Jon Favreau: And so I think that left him with either accomplishments he’s already done, executive actions he could take on his own, upcoming fights that he’s going to have with this Congress over debt ceiling, and principles and values that he wanted to get across. And I think he probably didn’t want to go down the path of any pushing for legislation that wasn’t going to get a hearing or anything else. And so like on abortion, you know, again, it was a veto threat. You pass a national abortion ban. I’ll veto it. 

 

Josie Duffy Rice: Right. 

 

Juanita Tolliver: Right. 

 

Jon Favreau: And that’s about as much as he could do. You know, maybe if he wins reelection and there’s a Democratic Congress, we’ll uh we’ll hear a different kind of speech. 

 

Josie Duffy Rice: Jon Favreau is a co-host of Pod Save America and also the host of Off Line. Thank you so much for joining us, Jon. 

 

Juanita Tolliver: Thank you. 

 

Jon Favreau: Thanks for having me, guys. Appreciate it. 

 

Josie Duffy Rice: We’ll be right back after some ads. [music break]. 

 

[AD BREAK]

 

Josie Duffy Rice: Let’s get to some headlines. 

 

[sung] Headlines. 

 

Josie Duffy Rice: As of our record time of 9 p.m. eastern, the death toll from the earthquake that struck Turkey and Syria has now reached over 7700 people. Tens of thousands more are still missing as rescue workers in both countries have been working in freezing cold temperatures to find survivors amid the rubble. Turkey’s president has declared a three month state of emergency for the ten provinces affected by the series of quakes.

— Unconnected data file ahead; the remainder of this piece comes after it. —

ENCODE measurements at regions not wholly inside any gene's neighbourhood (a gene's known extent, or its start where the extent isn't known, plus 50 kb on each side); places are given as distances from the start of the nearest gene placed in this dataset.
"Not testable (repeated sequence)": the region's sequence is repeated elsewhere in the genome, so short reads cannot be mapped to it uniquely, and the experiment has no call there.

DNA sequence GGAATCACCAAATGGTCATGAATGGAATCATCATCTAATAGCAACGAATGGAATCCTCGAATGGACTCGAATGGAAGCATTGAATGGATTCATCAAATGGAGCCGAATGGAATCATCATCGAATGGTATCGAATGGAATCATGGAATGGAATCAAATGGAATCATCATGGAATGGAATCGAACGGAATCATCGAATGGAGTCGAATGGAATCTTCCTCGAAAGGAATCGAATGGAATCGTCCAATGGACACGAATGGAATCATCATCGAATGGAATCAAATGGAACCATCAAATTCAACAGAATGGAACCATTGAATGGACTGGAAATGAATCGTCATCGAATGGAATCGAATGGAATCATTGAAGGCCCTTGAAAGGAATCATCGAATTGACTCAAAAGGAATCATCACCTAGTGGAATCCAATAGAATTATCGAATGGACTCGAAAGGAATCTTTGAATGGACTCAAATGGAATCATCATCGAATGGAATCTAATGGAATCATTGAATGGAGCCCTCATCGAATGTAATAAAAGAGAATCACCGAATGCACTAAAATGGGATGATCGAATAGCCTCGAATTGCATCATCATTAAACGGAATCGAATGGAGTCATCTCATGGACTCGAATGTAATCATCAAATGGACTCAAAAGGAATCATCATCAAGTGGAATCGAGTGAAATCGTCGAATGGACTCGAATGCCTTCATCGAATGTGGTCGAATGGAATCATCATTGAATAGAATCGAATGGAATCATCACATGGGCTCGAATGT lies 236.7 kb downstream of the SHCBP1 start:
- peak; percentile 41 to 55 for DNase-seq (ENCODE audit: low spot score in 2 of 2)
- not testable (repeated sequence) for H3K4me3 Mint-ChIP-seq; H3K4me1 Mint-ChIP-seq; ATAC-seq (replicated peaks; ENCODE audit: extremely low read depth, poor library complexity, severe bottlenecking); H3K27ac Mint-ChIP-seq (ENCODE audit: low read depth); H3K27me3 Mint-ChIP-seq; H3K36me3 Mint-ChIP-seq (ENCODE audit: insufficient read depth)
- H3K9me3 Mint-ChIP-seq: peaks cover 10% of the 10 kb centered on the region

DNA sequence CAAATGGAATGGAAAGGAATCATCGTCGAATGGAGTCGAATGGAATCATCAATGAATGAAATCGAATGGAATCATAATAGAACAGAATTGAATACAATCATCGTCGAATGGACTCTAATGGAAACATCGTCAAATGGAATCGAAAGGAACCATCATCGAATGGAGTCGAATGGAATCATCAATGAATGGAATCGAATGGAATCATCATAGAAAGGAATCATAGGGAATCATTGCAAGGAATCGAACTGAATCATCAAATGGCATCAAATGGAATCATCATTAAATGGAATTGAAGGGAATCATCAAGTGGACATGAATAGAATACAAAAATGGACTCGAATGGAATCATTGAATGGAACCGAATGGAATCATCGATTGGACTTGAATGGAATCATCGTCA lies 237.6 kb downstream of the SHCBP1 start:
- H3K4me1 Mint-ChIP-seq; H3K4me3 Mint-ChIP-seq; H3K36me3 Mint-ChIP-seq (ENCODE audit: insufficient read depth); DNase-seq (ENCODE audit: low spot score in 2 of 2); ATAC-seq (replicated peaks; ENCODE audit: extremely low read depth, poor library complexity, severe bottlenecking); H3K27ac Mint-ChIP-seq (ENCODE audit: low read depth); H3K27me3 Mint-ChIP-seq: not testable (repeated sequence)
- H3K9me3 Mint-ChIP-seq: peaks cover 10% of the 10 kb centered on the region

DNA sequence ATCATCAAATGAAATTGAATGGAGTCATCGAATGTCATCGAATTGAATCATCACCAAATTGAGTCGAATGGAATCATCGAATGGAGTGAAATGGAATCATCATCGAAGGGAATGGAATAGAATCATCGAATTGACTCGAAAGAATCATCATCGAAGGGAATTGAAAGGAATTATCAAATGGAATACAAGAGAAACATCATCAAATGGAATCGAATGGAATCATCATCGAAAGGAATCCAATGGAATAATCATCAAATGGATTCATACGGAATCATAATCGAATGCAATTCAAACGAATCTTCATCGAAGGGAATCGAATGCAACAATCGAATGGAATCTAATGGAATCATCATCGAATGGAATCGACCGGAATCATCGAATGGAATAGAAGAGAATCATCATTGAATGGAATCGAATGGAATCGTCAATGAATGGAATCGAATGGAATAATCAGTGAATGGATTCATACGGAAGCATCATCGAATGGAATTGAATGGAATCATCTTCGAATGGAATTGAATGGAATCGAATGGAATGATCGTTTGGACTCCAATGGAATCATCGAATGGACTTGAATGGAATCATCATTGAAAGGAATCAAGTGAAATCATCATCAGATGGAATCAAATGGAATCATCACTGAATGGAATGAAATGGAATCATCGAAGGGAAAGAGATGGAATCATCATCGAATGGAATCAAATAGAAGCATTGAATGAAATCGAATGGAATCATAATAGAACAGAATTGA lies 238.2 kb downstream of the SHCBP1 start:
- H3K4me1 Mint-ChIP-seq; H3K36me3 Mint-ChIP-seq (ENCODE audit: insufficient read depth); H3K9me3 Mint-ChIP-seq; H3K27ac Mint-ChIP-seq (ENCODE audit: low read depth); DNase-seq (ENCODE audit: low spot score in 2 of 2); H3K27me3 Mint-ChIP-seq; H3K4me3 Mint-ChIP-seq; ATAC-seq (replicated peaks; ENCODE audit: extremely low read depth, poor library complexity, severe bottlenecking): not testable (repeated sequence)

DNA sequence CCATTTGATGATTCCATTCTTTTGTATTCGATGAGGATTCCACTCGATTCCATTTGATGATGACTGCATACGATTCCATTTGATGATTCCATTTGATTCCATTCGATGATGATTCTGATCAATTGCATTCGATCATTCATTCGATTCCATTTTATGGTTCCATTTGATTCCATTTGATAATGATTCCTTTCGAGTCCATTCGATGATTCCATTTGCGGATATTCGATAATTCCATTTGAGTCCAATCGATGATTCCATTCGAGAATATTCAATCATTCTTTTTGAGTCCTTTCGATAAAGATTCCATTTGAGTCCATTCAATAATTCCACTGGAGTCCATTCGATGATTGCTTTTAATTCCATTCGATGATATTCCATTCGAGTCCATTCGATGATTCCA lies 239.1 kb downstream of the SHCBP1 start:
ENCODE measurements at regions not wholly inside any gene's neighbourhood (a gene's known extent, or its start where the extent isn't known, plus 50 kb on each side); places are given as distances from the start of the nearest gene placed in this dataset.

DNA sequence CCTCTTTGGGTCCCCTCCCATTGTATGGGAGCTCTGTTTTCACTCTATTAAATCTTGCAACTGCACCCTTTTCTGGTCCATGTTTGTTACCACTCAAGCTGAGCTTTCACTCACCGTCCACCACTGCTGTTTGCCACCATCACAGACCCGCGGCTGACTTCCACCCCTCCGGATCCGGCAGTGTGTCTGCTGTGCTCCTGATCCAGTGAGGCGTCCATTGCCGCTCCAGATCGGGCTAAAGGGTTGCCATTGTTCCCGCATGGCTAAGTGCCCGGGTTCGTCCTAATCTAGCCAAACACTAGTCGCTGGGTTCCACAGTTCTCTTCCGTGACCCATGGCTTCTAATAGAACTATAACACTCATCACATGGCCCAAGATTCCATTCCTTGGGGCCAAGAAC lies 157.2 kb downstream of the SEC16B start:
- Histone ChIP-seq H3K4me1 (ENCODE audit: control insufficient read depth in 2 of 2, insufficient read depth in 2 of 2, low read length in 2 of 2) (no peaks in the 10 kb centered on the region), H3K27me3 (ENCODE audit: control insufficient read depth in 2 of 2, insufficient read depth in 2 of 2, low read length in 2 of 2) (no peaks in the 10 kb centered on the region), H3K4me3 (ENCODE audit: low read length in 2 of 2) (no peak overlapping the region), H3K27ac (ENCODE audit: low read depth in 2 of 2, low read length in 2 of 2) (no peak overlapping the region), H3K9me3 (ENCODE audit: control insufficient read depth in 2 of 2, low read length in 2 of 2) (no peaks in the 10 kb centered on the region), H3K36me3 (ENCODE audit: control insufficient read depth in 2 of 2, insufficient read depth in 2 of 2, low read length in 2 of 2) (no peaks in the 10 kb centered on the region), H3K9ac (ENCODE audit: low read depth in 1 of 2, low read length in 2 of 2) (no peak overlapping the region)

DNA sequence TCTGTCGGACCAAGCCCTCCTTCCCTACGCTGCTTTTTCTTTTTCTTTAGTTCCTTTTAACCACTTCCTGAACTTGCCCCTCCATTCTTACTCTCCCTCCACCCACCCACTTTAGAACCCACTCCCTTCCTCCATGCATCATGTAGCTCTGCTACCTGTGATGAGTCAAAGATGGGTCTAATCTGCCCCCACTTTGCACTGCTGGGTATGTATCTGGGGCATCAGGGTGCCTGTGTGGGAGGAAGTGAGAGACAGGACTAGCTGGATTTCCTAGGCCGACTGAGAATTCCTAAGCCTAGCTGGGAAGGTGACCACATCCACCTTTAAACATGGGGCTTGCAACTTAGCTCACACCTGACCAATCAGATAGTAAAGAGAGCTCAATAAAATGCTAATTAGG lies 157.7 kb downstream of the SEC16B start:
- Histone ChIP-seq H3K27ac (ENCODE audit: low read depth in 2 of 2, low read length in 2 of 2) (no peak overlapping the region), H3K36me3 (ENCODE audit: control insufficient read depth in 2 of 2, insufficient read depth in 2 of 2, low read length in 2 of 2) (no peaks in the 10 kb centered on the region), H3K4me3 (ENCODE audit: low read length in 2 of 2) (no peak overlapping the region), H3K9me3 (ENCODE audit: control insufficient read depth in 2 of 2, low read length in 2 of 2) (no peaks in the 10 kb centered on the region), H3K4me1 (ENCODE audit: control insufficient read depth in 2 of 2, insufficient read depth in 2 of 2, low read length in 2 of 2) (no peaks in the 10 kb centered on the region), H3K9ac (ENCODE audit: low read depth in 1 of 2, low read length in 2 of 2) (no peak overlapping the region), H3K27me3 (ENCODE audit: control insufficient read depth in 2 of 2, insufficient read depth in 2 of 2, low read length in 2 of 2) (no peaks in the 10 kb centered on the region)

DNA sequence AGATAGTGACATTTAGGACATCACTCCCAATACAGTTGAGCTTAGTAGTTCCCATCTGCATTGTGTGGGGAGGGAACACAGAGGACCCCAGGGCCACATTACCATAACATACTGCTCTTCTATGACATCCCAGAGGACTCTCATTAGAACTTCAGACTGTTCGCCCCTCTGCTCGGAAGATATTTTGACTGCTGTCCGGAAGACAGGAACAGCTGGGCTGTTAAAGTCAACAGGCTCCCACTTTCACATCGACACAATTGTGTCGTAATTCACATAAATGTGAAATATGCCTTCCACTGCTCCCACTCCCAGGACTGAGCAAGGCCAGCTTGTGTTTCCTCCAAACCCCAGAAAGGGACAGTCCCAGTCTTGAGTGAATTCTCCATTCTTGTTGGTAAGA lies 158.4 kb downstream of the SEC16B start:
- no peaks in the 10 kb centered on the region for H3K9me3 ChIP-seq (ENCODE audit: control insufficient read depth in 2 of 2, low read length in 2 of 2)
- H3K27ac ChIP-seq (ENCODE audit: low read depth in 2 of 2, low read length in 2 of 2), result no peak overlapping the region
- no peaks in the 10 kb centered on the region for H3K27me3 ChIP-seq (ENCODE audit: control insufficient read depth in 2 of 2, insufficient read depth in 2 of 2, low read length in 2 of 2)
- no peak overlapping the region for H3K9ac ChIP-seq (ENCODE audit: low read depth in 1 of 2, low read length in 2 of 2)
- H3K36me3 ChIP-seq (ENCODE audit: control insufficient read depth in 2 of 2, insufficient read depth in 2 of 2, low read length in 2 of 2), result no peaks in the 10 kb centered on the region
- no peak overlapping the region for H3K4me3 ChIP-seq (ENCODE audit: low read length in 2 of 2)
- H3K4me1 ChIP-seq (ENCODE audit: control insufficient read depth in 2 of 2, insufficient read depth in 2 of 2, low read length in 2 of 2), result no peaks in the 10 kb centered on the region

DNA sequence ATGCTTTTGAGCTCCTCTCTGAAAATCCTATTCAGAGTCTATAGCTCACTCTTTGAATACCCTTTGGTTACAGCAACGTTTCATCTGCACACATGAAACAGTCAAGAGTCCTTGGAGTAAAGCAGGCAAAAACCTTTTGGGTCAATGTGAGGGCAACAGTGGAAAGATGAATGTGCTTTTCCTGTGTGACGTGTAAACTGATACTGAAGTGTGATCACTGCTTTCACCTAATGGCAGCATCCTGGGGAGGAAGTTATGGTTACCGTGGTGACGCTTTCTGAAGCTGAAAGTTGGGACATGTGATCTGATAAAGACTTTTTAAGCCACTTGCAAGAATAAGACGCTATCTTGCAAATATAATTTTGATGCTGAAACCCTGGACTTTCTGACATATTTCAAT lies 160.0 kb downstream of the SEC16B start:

Juanita Tolliver: New reporting from the Associated Press has found that in the years before Tyre Nichols’ fatal beating, the Memphis Police Department has struggled to hire and properly train new officers. Of the five former officers who have been charged in his death, two of them only had a few years of experience. None of them had been on the force for longer than six years. And despite a policy requiring a ranking officer to be on the scene of any incident where an officer uses a stun gun or pepper spray, no supervising officer responded to Nichols’ arrest. The Justice Department is already conducting a formal review into the department’s practices, and seven additional Memphis police officers are now under investigation for their role in Nichols’ death. The New York Times also reported yesterday that one of the officers charged in the fatal beating took a picture of a severely injured Nichols and texted it to at least five people.